Set-top energy savings top $5 billion

According to the NCTA, consumers saved approximately $1.6 billion in energy costs in 2018 as a result of the voluntary set-top box energy conservation agreement among ...


According to the NCTA, consumers saved approximately $1.6 billion in energy costs in 2018 as a result of the voluntary set-top box energy conservation agreement among pay TV providers, manufacturers, energy efficiency advocates and the Consumer Technology Association and the NCTA. A report by independent auditor D+R International found that the Voluntary Agreement has reduced the national set-top box annual energy consumption by 39% over six years, yielding cumulative savings of more than $5 billion in electricity costs and avoiding 28.6 million metric tons of CO2 emissions. The energy saved during the six-year period is enough to power all homes in the state of Pennsylvania with electricity for one year.

Noah Horowitz, senior scientist at the Natural Resources Defense Council, said: "The voluntary agreement accelerated a nationwide shift to more energy efficient set top boxes, and consumers and the environment are seeing big benefits - $5 billion in utility bill savings so far and millions of tons of avoided pollution. With the increasing shift toward apps for streaming, the savings will grow even more because many consumers will no longer need a set-top box to watch their shows."

The report indicates that 97.8% of service providers' set-top box purchases in 2018 met the agreement's "Tier 2" levels that became applicable in 2017, exceeding each party's commitment to have 90% of its purchases met those levels. Additionally, 78% of the signatories' 2018 purchases have already met "Tier 3" levels scheduled to take effect in 2020, two years ahead of schedule. The report also indicates that the procurement of energy-efficient set-top boxes under the Voluntary Agreement has resulted in a decrease in average energy consumption by the major types of set-top boxes. In particular, the new-unit average power usage of the most energy-intensive type of set-top box, the digital video recorder (DVR), has fallen by 48% since 2012.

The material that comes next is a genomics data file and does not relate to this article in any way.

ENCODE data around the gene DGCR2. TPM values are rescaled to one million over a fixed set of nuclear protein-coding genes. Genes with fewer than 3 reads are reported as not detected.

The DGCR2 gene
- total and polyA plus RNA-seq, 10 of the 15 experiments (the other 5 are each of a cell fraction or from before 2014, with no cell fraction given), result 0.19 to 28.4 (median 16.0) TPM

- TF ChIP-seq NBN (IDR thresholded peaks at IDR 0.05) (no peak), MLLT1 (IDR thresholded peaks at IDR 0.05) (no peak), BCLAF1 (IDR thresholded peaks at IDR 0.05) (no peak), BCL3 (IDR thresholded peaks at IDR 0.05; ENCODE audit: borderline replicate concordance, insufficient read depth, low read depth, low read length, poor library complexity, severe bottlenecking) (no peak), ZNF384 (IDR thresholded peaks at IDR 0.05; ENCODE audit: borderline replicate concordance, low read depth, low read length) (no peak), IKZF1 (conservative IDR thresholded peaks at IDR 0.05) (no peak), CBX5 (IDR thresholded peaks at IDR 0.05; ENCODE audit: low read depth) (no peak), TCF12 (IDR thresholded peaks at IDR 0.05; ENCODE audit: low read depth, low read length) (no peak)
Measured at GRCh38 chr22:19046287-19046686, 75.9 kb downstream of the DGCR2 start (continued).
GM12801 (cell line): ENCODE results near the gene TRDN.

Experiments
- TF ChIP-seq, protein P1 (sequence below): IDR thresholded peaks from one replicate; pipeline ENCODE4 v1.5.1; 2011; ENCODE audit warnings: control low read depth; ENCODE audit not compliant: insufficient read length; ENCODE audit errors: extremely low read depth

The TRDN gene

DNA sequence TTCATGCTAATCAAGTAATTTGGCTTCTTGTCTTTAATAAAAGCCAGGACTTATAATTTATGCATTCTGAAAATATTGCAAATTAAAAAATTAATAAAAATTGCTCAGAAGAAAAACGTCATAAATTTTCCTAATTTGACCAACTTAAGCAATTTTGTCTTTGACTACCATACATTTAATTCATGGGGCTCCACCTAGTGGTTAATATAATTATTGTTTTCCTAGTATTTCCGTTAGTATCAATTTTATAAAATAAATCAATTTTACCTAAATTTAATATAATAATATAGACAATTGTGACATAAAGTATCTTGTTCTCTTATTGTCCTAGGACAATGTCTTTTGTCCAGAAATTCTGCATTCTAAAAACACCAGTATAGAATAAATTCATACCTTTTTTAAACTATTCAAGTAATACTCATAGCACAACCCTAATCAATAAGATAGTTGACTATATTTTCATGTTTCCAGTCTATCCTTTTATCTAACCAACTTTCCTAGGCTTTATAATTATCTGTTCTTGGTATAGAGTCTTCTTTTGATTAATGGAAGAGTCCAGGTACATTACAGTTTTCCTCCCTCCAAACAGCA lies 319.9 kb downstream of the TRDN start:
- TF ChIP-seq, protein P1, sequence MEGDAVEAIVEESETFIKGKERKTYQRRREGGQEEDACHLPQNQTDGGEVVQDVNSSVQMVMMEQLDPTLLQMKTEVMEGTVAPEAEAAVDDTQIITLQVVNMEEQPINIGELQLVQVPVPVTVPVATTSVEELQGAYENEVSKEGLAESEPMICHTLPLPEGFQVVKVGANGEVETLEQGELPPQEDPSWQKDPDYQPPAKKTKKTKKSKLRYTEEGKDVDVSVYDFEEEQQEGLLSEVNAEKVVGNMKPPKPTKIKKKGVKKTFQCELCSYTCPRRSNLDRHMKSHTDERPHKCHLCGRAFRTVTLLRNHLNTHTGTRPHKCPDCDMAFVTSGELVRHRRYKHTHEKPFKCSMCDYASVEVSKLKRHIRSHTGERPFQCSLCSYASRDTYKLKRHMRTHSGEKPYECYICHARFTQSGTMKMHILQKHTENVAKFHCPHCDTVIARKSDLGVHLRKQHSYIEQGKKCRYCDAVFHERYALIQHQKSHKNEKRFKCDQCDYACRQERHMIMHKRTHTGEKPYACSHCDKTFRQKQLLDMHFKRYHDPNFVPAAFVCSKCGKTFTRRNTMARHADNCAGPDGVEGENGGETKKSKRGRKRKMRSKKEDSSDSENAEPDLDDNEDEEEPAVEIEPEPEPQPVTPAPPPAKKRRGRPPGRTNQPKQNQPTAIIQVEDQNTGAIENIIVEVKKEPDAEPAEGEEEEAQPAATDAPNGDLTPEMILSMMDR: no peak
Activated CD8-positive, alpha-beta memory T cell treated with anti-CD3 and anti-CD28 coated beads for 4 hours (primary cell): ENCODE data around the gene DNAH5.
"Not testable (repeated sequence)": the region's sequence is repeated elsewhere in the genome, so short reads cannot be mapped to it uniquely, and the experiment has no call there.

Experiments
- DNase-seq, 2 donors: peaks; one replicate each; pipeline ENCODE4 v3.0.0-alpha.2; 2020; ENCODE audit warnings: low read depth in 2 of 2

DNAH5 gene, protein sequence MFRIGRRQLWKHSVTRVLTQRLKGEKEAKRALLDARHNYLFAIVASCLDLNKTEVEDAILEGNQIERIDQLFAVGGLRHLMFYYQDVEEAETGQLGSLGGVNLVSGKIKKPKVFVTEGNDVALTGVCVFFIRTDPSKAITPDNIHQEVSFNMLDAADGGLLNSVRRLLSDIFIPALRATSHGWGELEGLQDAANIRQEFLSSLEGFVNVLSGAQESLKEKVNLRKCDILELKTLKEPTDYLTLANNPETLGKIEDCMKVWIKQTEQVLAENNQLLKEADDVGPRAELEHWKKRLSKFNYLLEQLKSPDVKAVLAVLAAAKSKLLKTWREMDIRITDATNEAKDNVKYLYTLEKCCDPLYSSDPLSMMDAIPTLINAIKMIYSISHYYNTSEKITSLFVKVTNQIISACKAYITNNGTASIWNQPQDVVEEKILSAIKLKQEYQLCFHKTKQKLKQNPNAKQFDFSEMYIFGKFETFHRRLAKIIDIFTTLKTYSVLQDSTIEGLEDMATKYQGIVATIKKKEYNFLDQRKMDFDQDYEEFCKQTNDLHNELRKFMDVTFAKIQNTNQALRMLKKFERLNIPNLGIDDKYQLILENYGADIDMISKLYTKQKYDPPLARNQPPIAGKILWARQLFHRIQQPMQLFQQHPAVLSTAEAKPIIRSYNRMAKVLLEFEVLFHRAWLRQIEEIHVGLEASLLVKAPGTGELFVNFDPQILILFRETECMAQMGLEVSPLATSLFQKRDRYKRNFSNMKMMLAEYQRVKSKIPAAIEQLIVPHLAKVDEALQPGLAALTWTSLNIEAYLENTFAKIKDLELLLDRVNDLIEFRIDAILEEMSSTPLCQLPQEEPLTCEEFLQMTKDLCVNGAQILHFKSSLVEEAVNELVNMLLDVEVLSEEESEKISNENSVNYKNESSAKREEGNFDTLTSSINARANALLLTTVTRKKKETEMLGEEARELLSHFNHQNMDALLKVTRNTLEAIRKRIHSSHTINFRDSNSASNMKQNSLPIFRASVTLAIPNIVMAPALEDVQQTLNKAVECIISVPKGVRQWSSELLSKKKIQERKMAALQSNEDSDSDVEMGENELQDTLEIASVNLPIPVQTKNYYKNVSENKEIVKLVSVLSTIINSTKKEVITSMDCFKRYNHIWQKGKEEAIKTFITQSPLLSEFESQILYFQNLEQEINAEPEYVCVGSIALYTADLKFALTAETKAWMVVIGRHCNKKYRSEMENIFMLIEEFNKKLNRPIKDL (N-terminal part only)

D+R also reported that the signatories purchased only half as many new set-top boxes in 2018 compared to 2014. The decline is likely attributable to a mix of factors, including subscriber losses and the increasing prevalence and use of options for customers to watch their programming using apps rather than through an operator-supplied set-top box. According to the report, consumers used more than 36 million customer-owned devices such as smart TVs, smartphones, tablets, personal computers, and streaming devices such as Apple TV, Roku, Google Chromecast and Amazon Fire to access the providers' video services via apps in 2018, up by 33% from 2017.

D+R compiled its findings by reviewing data on every 2018 new set-top box purchase by pay TV providers serving 94% of the U.S. market. The results were confirmed by third-party lab verification of randomly selected set-top box models from each service provider and an audit by D+R of one randomly selected service provider.

The Voluntary Agreement was signed in 2012 with the goal of increasing the energy efficiency of set-top boxes while continuing to innovate and introduce new features. Signatories include AT&T/DIRECTV, Comcast, Charter, DISH, Verizon, Altice, Cox, Frontier, CenturyLink, ARRIS, Technicolor, the Natural Resources Defense Council, and the American Council for an Energy-Efficient Economy. CableLabs also played a leading role in researching and developing energy efficiency strategies and in supporting the ongoing implementation of the Voluntary Agreement.        

More in In the Home